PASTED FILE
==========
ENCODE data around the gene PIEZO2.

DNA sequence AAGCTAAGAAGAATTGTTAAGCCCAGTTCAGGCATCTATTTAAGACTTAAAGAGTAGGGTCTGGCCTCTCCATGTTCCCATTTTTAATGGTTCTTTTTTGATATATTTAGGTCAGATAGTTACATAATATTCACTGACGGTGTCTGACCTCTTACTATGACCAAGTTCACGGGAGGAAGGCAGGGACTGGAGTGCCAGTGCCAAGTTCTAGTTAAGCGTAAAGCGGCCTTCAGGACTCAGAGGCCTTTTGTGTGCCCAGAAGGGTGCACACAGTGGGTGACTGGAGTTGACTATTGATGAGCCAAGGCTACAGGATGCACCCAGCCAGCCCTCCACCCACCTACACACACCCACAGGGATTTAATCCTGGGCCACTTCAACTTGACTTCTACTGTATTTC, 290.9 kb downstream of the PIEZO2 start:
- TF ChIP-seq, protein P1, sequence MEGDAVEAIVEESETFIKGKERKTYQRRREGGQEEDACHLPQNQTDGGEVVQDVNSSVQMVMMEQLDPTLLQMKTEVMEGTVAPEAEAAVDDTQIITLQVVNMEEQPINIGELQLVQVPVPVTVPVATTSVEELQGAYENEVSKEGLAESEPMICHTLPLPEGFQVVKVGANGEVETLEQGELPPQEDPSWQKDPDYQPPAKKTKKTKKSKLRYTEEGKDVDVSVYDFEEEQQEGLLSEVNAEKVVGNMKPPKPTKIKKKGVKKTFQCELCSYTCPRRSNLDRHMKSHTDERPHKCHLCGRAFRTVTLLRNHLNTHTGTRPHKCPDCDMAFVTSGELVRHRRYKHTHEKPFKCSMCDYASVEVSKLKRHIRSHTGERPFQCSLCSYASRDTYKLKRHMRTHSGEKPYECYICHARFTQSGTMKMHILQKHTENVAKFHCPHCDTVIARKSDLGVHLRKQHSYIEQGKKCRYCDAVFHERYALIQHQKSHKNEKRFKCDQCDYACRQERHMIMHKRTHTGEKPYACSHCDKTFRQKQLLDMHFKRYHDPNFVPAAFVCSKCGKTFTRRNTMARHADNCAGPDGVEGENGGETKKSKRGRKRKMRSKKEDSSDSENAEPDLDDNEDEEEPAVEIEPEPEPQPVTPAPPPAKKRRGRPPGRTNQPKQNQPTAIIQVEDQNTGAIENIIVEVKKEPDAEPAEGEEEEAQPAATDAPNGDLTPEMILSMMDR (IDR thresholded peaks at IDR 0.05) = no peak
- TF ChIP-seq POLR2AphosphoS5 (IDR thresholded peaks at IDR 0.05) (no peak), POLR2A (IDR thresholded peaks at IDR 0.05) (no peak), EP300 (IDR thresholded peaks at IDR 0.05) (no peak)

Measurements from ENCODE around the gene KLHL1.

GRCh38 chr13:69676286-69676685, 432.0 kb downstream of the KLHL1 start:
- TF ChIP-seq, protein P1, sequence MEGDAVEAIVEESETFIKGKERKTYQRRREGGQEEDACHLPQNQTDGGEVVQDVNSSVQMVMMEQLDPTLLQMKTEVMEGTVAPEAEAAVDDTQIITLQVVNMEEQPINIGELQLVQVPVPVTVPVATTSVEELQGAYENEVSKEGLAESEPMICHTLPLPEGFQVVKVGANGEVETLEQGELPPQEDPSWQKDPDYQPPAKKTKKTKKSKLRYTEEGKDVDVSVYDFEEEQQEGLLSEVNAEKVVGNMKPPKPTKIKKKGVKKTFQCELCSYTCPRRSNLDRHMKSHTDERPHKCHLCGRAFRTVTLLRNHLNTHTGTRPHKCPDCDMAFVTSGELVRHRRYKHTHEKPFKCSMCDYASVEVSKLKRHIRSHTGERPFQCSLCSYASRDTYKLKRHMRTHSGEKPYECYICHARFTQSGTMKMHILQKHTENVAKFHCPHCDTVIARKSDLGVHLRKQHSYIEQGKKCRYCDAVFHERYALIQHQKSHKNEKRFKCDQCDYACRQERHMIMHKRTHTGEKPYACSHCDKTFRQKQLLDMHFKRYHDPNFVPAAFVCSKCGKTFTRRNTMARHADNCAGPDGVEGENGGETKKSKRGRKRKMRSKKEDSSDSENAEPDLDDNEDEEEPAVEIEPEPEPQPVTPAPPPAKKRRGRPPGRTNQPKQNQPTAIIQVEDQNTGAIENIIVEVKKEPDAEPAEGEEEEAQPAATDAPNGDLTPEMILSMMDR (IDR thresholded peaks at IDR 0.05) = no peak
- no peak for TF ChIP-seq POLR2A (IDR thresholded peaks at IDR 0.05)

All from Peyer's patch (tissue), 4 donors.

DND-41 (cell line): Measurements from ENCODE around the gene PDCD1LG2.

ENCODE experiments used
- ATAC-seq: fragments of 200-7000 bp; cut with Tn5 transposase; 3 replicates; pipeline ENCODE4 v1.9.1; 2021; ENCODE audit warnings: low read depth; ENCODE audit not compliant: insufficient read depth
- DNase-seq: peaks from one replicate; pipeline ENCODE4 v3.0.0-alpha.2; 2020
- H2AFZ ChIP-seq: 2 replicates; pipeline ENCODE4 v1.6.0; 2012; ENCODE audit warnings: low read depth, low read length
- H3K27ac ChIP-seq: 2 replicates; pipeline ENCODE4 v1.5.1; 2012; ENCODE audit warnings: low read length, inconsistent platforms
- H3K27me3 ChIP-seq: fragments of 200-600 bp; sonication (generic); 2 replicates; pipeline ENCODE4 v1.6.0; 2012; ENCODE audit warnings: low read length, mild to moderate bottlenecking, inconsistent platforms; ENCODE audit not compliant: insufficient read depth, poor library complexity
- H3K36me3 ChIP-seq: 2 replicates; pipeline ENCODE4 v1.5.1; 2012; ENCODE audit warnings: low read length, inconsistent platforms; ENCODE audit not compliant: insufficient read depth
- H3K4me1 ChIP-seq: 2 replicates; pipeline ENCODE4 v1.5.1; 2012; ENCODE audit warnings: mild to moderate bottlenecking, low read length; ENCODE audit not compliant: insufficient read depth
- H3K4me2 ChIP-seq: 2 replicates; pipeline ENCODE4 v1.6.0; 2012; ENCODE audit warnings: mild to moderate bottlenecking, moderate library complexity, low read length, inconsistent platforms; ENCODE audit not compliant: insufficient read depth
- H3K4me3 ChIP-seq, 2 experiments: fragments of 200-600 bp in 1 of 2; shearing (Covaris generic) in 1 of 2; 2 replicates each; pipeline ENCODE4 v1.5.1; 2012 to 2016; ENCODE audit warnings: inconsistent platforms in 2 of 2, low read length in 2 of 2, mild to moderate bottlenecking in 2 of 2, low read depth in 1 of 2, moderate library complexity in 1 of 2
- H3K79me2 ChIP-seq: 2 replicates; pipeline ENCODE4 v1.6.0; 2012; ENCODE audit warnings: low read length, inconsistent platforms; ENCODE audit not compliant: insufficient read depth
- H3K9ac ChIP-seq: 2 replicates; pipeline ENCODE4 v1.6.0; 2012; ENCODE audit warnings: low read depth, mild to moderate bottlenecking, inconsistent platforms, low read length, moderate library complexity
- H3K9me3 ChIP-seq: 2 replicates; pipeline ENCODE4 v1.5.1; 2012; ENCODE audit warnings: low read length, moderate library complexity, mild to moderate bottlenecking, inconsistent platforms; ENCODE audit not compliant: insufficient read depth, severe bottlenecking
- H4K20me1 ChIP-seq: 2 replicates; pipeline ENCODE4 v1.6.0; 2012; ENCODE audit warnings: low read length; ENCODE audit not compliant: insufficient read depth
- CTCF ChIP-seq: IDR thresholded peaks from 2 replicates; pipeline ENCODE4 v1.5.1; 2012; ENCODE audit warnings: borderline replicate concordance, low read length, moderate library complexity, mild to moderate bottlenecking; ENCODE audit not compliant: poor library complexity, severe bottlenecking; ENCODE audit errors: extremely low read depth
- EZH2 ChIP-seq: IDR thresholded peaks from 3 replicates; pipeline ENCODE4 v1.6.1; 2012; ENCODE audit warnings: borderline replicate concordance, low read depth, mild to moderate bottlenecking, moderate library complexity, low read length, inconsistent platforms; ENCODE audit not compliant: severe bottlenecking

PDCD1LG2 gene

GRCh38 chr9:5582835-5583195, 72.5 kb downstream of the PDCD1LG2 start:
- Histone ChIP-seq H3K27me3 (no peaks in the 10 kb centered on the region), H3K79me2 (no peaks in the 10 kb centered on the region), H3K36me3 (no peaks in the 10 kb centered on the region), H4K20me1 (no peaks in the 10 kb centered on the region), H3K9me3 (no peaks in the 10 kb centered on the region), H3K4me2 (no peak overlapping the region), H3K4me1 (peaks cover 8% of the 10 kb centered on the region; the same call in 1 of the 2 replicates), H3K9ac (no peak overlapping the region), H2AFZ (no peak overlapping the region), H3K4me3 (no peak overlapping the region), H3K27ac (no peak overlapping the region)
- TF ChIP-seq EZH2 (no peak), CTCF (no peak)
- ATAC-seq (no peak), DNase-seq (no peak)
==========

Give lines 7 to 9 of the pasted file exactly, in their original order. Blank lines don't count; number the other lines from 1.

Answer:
- TF ChIP-seq, protein P1, sequence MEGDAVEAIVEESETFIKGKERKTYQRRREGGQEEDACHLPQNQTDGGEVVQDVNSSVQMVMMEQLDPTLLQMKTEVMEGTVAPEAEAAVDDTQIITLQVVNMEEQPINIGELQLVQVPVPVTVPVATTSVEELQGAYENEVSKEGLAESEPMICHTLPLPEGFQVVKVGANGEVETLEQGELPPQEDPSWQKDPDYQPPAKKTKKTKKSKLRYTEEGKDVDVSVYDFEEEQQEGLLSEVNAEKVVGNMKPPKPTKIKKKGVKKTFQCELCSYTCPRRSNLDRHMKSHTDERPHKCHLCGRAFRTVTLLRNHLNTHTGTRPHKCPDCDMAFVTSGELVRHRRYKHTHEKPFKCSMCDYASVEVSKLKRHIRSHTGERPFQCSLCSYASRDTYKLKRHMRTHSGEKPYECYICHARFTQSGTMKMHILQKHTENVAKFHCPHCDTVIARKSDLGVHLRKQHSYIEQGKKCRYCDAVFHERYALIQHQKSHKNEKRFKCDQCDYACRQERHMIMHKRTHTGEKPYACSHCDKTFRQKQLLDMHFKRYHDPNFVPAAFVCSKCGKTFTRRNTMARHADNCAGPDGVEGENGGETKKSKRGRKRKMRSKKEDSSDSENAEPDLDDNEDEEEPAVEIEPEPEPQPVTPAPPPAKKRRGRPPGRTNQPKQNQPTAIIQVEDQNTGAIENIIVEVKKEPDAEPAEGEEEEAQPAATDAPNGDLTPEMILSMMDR (IDR thresholded peaks at IDR 0.05) = no peak
- no peak for TF ChIP-seq POLR2A (IDR thresholded peaks at IDR 0.05)

All from Peyer's patch (tissue), 4 donors.